A Chipotle Mexican Grill store sign is seen outside a location in downtown Portland on Nov. 3, 2015, in Portland, Oregon. Getty Images

In the latest update to Chipotle Mexican Grill’s ongoing saga dealing with food-borne illness outbreaks, the restaurant chain was subpoenaed by the U.S. attorney’s office for the Central District of California for a criminal investigation. The probe was in connection to an outbreak that occurred in August at a restaurant in Simi Valley, California. For Chipotle, 2015 was a tumultuous year, as many of its customers became sickened by food-borne illnesses.

In July, an E.coli virus sickened five people in Seattle, and the source could not be determined. Following that outbreak, at least 98 customers and 17 employees were sickened at a restaurant in Simi Valley, Aug. 18-19, in a norovirus outbreak that prompted Wednesday's subpoena. After the outbreak, health investigators found a series of code violations, including equipment that was connected directly to the sewer system, dirty restrooms, insects and employees who lacked a required food handler certification.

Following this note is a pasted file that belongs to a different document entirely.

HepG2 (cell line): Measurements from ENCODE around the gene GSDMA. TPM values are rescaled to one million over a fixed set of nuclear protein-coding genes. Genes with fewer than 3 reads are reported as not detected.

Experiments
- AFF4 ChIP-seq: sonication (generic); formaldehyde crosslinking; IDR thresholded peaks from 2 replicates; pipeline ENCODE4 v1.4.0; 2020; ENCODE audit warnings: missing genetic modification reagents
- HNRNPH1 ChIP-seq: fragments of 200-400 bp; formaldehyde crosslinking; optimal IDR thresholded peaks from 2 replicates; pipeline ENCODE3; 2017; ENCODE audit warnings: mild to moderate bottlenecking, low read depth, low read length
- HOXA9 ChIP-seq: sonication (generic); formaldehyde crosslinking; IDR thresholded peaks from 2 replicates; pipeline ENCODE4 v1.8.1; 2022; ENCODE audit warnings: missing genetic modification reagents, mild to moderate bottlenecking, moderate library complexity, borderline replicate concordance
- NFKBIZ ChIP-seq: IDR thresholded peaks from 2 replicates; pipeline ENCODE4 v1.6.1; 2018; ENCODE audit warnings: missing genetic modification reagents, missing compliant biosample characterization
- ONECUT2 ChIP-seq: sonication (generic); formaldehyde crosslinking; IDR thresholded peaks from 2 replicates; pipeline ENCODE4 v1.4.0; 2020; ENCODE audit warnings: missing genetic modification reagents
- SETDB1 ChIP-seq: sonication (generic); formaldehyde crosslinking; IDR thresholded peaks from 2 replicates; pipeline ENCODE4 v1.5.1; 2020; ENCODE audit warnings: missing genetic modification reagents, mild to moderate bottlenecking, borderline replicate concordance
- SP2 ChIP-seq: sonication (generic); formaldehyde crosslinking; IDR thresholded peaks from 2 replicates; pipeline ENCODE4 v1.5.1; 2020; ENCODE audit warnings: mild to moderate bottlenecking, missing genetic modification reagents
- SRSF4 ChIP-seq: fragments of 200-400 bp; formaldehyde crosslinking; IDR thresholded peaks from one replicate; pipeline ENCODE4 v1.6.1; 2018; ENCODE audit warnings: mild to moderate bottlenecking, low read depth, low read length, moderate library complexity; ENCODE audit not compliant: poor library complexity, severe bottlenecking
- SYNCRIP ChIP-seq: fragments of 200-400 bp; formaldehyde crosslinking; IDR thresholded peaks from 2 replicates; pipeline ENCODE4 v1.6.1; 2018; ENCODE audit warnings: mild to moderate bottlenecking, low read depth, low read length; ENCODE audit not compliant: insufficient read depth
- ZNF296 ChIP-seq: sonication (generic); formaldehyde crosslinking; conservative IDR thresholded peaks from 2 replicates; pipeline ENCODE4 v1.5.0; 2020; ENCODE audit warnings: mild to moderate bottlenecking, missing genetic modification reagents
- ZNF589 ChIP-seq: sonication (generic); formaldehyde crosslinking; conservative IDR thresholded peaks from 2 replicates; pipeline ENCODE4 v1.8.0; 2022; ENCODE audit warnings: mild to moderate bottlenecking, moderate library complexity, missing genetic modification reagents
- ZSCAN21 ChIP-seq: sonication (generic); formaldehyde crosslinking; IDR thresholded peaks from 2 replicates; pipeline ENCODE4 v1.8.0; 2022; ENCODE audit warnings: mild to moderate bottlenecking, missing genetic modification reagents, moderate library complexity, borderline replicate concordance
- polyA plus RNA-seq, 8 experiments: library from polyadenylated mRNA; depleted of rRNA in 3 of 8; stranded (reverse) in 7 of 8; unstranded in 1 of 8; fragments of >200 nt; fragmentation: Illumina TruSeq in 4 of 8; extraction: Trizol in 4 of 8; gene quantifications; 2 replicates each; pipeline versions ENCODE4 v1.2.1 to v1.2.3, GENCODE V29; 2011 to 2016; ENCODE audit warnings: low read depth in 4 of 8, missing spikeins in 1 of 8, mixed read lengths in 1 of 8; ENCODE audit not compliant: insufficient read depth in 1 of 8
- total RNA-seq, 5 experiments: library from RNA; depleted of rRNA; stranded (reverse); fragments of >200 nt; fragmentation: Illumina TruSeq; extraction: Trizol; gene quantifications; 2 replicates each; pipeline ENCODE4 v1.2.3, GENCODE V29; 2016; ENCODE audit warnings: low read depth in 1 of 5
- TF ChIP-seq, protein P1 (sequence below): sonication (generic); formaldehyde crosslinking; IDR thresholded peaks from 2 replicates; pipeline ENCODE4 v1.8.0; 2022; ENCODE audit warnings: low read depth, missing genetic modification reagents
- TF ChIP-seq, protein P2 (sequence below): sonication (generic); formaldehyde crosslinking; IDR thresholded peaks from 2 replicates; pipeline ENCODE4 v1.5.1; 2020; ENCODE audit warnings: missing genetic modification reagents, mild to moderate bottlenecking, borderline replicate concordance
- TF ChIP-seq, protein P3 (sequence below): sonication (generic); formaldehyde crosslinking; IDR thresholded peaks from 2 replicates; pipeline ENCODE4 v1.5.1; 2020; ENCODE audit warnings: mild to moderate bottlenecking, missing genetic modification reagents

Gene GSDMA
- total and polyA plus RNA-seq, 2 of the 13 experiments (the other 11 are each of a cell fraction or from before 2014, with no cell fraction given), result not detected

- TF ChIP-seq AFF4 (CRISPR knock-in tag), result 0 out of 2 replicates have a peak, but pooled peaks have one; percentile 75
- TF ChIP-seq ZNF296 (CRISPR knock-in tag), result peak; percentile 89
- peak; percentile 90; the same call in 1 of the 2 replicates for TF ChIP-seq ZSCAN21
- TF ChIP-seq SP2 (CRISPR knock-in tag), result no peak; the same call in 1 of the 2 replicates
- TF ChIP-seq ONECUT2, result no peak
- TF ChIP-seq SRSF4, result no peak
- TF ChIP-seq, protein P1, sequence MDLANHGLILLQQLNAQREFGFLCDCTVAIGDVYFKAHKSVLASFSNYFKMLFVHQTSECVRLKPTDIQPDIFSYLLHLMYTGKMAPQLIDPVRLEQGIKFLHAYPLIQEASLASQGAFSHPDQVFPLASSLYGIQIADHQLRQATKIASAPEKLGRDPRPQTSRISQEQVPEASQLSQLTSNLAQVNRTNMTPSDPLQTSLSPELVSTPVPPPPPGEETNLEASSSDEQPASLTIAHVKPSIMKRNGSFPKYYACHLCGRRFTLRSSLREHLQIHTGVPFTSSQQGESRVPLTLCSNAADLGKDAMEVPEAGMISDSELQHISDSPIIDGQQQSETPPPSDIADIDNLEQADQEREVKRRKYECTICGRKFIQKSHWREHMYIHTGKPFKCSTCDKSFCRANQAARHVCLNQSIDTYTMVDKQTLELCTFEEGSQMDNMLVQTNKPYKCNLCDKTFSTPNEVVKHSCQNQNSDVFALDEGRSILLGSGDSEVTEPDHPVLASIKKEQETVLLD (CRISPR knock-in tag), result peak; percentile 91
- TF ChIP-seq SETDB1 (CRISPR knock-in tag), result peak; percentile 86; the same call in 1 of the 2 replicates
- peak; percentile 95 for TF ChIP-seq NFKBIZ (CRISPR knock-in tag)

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As 2015 progressed, the food-borne illnesses continued to pile up for the restaurant chain. In August and September, Chipotle was the origin of a salmonella outbreak in Minnesota caused by contaminated tomatoes that sickened roughly 64 people. Mid-October, however, was when Chipotle was really hit hard: An E.coli outbreak spanning nine states sickened 53 people, and at least 153 customers fell ill in December from an unrelated norovirus outbreak after eating at a Chipotle in Boston. Adding to Chipotle's woes, the U.S. Centers for Disease Control and Prevention is currently investigating another potential E. coli outbreak from the restaurant’s locations in five other states that occurred in November.

“In Chipotle’s case, there are a lot of answers that need to be found,” Darin Detwiler, who works at STOP Foodborne Illness and is also an adjunct professor at Northeastern University in Boston, told International Business Times in November. “When you have three outbreaks in the same restaurant, you can’t be reactive, you have to be proactive. I work with many companies that are proactive, but employee training at restaurants is paramount.”